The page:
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Wednesday, 14 March 2018

The Launch of The Work and Equalities Institute at The University of Manchester

Debating the future of work and equalities in the fourth industrial revolution in the birthplace of the first industrial revolution

Event Time
14 Mar 13:00 - 14 Mar 20:00
Event Location
Christie’s Bistro, The Old Quadrangle, University of Manchester, Oxford Road, Manchester, M13 9PL
Event Type

Debating the future of work and equalities in the fourth industrial revolution in the birthplace of the first industrial revolution.

Our formal launch will take place at a drinks reception at 6.30pm in Christie's Bistro, 14 March 2018.

The launch will conclude an afternoon of three interactive panel debates from 2pm at University Place. These will focus on important themes for contemporary society, building on and developing Manchester’s rich legacy of contributions to equalities at work.

The first panel will discuss human rights and the responsibilities of businesses and society to ensure dignity, fair treatment and fair access to work.

The second panel will debate the priorities and possibilities for promoting equalities in the workplace.

The final panel debate, to be chaired by University of Manchester governor and distinguished journalist Michael Crick, will consider the impact of the fourth industrial revolution on work and equalities.

These panels, comprising distinguished and informed speakers, will help to set the agenda for the Work and Equalities Institute. New ways of working, new risks to equalities and new concerns over the potential loss of jobs are intensifying debates on how we organise work in the future, what we can do to promote decent forms of work, and the responsibilities society and the business community have towards citizens and workers.

Confirmed speakers

  • Michael Crick, Channel 4 News, and member of the University of Manchester Board of Governors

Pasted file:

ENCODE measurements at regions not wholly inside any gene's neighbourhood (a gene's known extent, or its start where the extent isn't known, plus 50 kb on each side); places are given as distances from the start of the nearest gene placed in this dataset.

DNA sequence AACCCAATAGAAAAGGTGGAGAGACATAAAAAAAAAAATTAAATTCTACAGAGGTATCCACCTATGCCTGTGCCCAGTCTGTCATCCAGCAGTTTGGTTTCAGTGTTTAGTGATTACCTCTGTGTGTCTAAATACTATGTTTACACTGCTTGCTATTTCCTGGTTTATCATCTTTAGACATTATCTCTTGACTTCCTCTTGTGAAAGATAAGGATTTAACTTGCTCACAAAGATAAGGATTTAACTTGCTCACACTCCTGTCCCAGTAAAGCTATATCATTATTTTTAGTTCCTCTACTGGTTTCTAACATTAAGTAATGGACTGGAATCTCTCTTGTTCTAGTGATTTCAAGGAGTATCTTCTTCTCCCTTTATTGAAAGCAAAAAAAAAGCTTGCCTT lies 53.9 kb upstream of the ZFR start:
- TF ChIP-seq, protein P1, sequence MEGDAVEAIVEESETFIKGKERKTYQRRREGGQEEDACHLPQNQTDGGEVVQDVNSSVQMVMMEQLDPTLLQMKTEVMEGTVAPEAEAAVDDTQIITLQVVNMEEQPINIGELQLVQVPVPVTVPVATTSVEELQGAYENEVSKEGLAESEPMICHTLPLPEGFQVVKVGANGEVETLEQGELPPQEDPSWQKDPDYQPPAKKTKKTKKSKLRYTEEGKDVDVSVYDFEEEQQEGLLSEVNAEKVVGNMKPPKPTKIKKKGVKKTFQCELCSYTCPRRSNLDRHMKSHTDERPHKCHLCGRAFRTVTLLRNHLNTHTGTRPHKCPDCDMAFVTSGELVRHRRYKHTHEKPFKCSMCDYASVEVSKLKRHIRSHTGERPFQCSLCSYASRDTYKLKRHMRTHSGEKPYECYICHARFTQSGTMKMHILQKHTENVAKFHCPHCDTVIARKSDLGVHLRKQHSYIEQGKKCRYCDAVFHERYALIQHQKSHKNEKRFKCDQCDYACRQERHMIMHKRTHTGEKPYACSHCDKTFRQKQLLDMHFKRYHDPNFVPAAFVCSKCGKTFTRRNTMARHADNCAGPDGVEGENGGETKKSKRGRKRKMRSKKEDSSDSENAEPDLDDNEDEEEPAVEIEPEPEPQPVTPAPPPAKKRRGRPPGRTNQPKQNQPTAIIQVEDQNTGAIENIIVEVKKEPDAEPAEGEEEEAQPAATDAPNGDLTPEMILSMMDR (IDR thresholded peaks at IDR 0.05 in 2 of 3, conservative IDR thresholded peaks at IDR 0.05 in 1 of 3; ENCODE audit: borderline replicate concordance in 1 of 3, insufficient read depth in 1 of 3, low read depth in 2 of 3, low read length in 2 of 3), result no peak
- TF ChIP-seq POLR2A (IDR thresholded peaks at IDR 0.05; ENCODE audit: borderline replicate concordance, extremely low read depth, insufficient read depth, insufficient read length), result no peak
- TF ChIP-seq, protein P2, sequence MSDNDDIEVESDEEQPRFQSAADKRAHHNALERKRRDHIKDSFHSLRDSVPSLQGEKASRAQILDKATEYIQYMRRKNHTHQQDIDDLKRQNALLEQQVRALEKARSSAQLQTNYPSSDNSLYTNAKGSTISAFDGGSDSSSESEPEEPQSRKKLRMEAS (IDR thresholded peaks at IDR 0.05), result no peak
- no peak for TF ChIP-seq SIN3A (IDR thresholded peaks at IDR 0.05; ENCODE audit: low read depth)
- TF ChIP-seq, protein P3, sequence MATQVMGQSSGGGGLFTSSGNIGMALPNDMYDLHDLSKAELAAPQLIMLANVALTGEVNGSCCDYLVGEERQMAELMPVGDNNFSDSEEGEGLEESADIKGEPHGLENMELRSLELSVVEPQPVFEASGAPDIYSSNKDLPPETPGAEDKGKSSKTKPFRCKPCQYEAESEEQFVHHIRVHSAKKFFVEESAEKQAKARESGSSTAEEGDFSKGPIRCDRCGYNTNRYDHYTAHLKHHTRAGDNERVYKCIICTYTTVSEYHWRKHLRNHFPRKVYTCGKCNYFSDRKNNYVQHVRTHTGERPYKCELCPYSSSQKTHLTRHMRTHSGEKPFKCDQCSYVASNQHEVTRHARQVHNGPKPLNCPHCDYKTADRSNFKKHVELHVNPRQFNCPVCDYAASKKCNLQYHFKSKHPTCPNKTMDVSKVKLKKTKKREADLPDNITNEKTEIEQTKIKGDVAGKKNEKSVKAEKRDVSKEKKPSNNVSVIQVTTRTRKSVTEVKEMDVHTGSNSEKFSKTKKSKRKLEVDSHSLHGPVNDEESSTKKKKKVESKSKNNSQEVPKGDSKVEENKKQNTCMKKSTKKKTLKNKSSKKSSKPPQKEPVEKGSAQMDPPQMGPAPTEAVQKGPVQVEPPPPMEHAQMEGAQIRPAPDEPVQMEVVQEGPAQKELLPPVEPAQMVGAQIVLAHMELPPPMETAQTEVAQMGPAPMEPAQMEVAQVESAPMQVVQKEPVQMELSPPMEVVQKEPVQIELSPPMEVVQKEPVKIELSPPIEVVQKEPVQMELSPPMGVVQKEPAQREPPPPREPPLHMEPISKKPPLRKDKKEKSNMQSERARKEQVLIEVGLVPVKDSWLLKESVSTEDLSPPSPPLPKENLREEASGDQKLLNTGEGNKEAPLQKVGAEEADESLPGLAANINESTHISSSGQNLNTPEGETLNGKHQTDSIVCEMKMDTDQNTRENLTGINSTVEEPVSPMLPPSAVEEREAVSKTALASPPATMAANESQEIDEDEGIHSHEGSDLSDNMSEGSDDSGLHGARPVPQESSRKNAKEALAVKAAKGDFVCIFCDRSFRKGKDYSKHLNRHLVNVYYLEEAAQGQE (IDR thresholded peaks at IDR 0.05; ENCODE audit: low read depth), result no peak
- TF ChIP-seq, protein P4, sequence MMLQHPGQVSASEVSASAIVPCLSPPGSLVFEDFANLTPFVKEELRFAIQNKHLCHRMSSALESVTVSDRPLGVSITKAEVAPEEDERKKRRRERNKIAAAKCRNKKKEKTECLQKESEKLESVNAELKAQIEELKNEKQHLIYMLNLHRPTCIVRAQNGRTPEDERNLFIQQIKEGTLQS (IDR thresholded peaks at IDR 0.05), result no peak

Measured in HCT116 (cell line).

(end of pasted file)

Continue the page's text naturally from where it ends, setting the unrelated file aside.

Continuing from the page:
• Simon Deakin, Professor of Employment Law, University of Cambridge
  • Gerhard Bosch, Professor, University of Duisburg-Essen and member of German Government’s Work 4.0 commission
  • Paul Dennett, Mayor of Salford and Alliance MBS alumnus
  • Matthew Laza, Research Director, Policy Network
  • Susan Hayter, lead on future of work for International Labour Organisation, Geneva
  • Sally Bucknell, Head of Diversity and Inclusion, EY
  • Kate Pickett, Professor, University of York, co-founder an board member of The Equality Trust, author of The Spirit Level
  • Wilson Wong, Head of Insight and Futures at the CIPD


  • 1pm: Lunch
  • 2-6pm: Panel debates
  • 6.30pm: Drinks reception and formal launch

Register for the panel debates and/or the drinks reception here

If you are not able to join us but would like to be kept informed about the activities of the Work and Equalities Institute please email us at

Work and Equalities in Manchester

There is no better place to interrogate these issues than Manchester, with its significant historical and contemporary contributions to the promotion of equalities. Political devolution in Greater Manchester is sparking debates on how we can make policy more people-centred with decent work available for all and how these goals could be achieved while enhancing Manchester’s spirit of an open, dynamic and multicultural society in the shadow of Brexit.

In 2018 Manchester is also celebrating its role in both the 100 years of women’s suffrage, and the 150 years of the first Trade Union Congress. Manchester’s legacies go back further: while it may have grown rich on the slave trade, the city also played a key role in the fight to abolish slavery. Although Manchester was the site of the Peterloo massacre, Manchester responded by playing key roles in the formation of an informed free press through the founding of the Manchester Guardian, the repeal of the Corn Laws, the founding of the cooperative movement, and the growth of trade unions. It seemed entirely fitting that Manchester became the chosen home for the Equal Opportunities Commission in the 1970s, now the Equality and Human Rights Commission.

The aim of the Work and Equalities Institute is to contribute to continuing this rich and radical tradition in Manchester.

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